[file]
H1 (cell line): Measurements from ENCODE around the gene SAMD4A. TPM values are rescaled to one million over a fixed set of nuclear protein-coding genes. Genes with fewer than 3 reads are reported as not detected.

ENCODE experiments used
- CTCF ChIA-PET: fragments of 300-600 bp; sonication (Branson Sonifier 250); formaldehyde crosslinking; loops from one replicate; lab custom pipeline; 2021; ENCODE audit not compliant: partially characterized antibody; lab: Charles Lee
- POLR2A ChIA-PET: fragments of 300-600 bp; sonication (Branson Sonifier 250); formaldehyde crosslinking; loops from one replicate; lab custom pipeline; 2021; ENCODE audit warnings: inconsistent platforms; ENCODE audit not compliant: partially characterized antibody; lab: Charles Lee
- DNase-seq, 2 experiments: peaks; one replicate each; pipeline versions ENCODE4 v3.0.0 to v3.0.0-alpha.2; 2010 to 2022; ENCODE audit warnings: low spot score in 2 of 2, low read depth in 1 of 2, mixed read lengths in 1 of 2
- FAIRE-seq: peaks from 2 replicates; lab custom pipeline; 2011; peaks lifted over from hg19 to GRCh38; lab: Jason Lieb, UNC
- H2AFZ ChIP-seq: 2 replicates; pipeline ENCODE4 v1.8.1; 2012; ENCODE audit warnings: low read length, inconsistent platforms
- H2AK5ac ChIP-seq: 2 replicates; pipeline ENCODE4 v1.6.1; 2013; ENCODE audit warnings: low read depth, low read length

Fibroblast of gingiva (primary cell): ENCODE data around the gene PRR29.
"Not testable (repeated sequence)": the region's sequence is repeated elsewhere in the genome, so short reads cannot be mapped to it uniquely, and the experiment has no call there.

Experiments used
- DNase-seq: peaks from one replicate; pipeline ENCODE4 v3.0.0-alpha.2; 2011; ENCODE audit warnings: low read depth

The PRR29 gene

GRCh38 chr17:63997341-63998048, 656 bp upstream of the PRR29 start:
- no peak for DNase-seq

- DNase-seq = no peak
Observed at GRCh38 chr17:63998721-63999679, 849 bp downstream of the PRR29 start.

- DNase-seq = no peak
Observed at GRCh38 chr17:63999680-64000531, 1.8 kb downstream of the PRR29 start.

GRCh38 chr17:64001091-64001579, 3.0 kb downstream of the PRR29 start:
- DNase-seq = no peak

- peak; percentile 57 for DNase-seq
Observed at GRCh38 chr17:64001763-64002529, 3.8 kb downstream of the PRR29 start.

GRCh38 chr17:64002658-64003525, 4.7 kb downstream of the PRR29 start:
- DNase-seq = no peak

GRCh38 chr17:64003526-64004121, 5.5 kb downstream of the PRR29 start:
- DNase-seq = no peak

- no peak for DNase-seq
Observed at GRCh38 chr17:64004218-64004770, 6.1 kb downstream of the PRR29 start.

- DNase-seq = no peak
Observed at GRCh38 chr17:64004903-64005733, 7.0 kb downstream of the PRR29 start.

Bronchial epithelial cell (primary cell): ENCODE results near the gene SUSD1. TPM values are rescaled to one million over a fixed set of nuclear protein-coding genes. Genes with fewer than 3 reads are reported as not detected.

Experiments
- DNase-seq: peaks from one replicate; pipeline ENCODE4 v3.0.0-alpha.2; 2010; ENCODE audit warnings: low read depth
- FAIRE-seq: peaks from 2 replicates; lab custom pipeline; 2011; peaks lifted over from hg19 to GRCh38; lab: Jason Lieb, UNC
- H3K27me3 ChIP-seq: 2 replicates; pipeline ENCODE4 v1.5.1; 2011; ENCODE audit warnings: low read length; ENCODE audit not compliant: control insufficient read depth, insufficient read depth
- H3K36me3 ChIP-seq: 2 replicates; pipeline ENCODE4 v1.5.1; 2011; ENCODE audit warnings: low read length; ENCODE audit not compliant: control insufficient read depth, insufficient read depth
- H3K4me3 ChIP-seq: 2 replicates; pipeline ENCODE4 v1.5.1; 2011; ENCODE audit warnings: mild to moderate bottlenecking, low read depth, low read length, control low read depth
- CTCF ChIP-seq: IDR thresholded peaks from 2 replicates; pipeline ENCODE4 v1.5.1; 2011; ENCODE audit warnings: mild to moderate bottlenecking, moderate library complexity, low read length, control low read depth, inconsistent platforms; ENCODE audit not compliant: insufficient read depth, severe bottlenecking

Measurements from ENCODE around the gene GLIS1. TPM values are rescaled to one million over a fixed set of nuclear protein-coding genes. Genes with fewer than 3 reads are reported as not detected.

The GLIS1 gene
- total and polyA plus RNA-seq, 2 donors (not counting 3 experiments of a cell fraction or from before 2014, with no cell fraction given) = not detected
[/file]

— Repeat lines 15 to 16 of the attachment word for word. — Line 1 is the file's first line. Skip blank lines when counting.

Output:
- no peak for DNase-seq

- DNase-seq = no peak